Smith and senior officers of the Australian defence forces were preparing to leave the Kandahar Airport after an unannounced trip to visit troops in Afghanistan on Wednesday when the airfield's radar defence system detected incoming rockets, Australian news agency AAP reported.
Australian officials said the rockets reportedly fell elsewhere on the base. "The C-130 Hercules was immediately placed in full lockdown with all the VVIP occupants ordered to don helmets and assume crouching positions on the floor of the plane," the agency said.
Confirming the dramatic scare, Smith told Sky News "I wouldn't describe as a close call." The minister said the incident had occurred as his plane waited on the airport in the Southern Afghan city that is plagued by violent attacks by Taliban.
This is a second major attempt by Taliban to target top Western alliance leaders whose forces are deployed in Afghanistan.
Nearly two years ago British Prime Minister David Cameron had come close to being assassinated in Southern Afghanistan when authorities intercepted communications of plans by Taliban to shoot down his Chinook helicopter by firing shoulder launched missiles.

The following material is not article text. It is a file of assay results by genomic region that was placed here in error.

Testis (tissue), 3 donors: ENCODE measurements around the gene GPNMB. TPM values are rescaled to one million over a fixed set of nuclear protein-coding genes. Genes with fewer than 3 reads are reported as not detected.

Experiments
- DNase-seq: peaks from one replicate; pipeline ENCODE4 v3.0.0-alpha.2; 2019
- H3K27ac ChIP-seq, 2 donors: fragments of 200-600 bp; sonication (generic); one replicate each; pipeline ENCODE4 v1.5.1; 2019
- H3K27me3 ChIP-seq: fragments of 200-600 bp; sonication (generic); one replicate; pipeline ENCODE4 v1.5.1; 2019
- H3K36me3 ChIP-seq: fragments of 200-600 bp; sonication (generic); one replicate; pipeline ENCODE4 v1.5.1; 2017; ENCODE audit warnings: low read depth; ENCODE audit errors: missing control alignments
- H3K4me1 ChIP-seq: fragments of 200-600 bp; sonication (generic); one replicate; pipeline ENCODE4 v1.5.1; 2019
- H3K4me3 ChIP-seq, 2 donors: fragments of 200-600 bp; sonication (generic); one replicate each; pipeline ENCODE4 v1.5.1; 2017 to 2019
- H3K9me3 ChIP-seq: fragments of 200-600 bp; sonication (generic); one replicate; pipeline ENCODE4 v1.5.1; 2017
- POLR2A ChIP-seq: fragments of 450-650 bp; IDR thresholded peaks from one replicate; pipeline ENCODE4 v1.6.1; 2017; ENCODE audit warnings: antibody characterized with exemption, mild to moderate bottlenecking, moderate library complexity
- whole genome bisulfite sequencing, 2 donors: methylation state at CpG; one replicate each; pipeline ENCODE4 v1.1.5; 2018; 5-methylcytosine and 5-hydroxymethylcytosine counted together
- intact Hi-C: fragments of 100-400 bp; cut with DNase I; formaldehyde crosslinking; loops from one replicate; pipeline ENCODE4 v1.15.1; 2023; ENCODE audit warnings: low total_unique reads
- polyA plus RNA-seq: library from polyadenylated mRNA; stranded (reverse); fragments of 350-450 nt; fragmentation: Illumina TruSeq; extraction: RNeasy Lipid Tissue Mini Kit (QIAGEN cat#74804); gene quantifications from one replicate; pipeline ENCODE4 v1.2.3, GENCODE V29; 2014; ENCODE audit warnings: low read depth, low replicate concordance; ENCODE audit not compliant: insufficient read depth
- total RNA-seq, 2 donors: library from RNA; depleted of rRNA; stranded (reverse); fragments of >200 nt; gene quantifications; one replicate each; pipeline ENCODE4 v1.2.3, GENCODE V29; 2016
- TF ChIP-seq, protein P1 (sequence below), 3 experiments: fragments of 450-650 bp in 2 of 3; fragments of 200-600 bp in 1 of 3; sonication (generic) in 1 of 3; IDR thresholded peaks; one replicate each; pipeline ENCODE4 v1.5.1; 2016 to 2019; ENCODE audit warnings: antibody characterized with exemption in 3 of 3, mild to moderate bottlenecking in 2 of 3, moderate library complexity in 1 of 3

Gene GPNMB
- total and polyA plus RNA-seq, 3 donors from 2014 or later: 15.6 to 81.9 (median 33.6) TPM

Smith said that the rockets did not appear to be "aimed at us". "It did not come near us. It's a known risk..... we were briefed in advance of such threats in Kandahar," he said.
The Australian defence minister said his aircraft and a number of others on the tarmac took "standard precautions" and the takeoff was delayed for half-an-hour, until they got the all clear.
Smith was in Afghanistan to address and meet Australian troops based in Tarin Kot near Kandahar and to hold talks with Afghan leaders and International Security Assistance Force commanders about Australia's plans to withdraw combat troops from the war-torn country by next year.